Prabhabati conceived the idea of building a home in Kolkata and the land at 38/2 Elgin Road was purchased from Sir Provas Mitter, an uncle of Prabhabati, who had to sell her jewels in the process. The building, now Netaji Bhavan was completed by 1909. After obtaining their MA degrees, Sarat was the first to go to England and joined Lincoln’s Inn in 1911. Satish followed after the War in 1919 and on return practised in the Patna High Court. Sarat Bose became a luminary of the Calcutta High Court but did not think twice about sacrificing his career to defend freedom-fighters such as Anant Singh. The British accused him of using his pelf and prestige to help the revolutionaries and jailed him at will. As President of the Bengal National Congress and the founder of the Socialist Republican Party his political life has been well-documented.
The third brother Suresh joined judicial service in Orissa. When the Gandhian Gopa Bandhu Das was brought before him for trial, Suresh released him and posted his resignation at the same time. He then went to Germany, studied Glass Technology and was an innovative engineer who set up machine tool factories as well as a refrigeration unit at Chilka. Sudhir studied metallurgy at Sheffield University in England and worked at Jamadoba and then with Tata Steel in Jamshedpur as Head of the Coal Division. Subhas stayed with him when the Tata workers went on strike and again when he was recuperating in Jamadoba.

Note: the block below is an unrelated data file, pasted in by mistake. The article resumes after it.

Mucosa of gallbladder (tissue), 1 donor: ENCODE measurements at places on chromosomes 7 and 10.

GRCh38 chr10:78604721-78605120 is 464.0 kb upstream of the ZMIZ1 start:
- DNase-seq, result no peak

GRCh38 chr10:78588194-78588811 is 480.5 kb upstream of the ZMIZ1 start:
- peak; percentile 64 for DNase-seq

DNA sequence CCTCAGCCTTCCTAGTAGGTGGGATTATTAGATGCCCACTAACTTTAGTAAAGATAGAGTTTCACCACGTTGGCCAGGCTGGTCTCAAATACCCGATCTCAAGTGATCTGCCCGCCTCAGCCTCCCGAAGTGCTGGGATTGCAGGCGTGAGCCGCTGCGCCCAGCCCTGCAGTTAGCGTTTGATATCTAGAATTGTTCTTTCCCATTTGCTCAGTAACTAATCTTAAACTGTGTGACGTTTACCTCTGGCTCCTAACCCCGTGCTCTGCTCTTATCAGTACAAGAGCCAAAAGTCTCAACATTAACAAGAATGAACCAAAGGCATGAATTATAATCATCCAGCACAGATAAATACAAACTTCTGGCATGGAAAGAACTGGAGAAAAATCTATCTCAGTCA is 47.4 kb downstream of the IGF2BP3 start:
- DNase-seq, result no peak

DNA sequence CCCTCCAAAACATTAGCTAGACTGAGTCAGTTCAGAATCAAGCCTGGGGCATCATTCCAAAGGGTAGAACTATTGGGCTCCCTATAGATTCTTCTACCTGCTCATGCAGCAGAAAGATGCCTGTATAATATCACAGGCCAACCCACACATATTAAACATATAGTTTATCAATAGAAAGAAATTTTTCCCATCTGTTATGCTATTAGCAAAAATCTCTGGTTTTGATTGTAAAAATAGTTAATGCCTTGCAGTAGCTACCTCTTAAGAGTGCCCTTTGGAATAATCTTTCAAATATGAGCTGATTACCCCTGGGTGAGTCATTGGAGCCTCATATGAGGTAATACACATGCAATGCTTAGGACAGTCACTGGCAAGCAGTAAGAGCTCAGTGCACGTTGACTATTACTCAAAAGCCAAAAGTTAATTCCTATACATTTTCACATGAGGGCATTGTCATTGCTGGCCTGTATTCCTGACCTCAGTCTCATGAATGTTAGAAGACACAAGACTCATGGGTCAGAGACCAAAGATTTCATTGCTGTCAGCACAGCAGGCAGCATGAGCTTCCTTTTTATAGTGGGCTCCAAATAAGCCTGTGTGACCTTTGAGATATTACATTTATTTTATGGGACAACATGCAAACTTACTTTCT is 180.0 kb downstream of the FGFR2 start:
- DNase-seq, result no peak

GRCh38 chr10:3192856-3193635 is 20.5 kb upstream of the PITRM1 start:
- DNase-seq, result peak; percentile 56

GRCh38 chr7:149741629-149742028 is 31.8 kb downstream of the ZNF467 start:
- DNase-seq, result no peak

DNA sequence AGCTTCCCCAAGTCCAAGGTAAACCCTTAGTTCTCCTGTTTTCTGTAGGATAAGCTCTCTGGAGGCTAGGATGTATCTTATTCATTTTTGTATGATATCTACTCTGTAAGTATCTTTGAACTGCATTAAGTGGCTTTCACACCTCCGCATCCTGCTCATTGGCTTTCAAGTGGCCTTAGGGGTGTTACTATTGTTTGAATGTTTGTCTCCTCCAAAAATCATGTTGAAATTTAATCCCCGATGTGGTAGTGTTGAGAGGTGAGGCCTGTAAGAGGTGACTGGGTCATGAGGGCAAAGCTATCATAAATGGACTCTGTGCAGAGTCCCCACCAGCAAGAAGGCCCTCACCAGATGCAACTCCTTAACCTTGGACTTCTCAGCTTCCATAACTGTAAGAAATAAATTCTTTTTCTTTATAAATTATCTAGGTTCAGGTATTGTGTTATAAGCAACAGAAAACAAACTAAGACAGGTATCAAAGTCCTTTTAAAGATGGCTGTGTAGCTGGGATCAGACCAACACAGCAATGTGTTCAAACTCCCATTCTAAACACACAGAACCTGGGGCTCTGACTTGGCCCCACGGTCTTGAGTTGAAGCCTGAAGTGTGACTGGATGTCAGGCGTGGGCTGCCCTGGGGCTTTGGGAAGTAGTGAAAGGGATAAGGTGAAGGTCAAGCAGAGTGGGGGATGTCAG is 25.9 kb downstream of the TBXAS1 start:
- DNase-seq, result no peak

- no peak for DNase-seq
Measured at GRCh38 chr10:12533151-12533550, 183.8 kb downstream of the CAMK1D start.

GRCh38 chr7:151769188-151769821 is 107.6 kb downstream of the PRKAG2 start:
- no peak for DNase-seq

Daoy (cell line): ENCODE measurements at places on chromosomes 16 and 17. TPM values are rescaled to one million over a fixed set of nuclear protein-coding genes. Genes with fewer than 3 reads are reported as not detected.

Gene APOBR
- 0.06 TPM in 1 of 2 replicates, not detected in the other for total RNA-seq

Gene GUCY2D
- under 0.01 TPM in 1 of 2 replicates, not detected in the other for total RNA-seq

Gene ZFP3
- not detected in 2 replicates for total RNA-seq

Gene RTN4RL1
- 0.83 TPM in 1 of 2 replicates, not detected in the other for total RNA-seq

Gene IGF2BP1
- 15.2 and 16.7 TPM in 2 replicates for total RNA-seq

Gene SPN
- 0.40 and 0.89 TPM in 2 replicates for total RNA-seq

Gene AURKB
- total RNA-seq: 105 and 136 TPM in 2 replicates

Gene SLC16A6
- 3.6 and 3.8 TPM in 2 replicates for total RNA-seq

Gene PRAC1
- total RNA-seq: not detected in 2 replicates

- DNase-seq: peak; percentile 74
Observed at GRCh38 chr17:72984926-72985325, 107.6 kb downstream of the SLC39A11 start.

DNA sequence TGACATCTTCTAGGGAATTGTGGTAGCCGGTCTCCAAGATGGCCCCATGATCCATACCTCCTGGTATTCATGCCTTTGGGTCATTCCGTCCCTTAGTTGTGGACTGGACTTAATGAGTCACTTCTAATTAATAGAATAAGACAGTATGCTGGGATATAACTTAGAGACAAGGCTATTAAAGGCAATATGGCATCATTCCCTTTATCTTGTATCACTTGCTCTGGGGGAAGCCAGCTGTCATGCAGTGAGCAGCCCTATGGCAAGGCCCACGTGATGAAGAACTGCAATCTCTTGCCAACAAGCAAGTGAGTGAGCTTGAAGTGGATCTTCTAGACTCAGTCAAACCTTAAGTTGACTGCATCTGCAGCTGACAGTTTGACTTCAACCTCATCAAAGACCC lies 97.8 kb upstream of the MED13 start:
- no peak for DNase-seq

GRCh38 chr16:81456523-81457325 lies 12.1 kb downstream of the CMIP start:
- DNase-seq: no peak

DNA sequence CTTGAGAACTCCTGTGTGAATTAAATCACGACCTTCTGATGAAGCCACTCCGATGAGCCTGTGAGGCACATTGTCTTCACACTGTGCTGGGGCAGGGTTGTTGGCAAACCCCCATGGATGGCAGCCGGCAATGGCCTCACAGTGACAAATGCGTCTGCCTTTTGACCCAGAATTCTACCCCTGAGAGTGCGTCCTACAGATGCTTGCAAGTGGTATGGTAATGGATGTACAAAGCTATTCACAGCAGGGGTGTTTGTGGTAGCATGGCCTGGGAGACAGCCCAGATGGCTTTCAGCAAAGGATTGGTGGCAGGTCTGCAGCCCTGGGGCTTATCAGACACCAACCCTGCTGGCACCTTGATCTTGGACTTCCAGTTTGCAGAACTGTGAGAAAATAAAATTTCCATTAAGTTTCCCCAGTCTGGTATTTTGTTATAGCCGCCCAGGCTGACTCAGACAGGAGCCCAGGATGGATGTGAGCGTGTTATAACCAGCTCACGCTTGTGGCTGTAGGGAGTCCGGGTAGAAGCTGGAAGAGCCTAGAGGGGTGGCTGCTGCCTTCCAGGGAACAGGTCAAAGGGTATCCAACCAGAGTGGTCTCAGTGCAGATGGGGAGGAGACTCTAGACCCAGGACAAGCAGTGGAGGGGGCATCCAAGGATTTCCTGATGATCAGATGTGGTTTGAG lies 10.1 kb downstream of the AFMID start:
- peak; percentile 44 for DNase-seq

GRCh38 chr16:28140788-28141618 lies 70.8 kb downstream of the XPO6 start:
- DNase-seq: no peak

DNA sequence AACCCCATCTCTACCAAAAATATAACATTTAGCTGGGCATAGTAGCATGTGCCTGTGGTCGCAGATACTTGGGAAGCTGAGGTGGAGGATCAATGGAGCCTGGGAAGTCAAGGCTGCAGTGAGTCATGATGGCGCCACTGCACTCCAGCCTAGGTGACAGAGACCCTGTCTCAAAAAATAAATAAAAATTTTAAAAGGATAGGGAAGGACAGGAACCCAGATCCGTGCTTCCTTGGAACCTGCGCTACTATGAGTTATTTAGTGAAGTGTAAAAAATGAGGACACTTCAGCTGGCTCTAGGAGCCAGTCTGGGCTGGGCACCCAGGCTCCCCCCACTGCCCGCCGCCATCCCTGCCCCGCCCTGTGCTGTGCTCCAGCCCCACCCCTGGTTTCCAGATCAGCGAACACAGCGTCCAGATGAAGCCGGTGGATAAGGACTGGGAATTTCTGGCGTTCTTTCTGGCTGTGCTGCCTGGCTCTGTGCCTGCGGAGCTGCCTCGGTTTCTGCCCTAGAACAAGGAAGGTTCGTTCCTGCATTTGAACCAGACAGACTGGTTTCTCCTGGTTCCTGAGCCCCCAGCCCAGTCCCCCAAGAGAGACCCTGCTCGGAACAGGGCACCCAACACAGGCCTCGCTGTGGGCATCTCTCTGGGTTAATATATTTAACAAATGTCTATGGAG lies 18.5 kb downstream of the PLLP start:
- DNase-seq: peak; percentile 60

The fifth brother Sunil had an outstanding academic career standing first from the Orissa Division in the Entrance examination. He stood 7th in the F A from Presidency in 1911, his classmates being Satyendra Nath Bose, a lifelong friend, Jnan Ghosh and Jnan Mukherjee. He was the second MRCP (London) from Bengal after Dr B C Roy and the first Indian cardiologist having trained under Sir Thomas Lewis. He travelled to Mandalay twice to examine ailing Subhas and recommended transfer to Europe for treatment.
He also accompanied Subhas to both Haripura and Tripuri Congresses.As is well-known, Subhas stood second in the FA examination and was a brilliant student first at Presidency and then, after the Oaten incident, at Scottish Church College. He joined Fitzwilliam Hall Cambridge in 1919 obtaining the Tripos in Moral Sciences and standing 4th in the I C S examination. He resigned and returned in 1921 to join the freedom struggle. Sailesh, born 1904, joined the textile industry in Ahmedabad, setting up his own mills in Coimbatore and then near Cuttack. Thus all seven brothers had outstanding careers in their own fields and contributed to the freedom movement in their own ways. They thus stood up to the ideals and example set by Janaki Nath Bose. The writer is former professor and dean IIT Kharagpur and former professor IISc Bangalore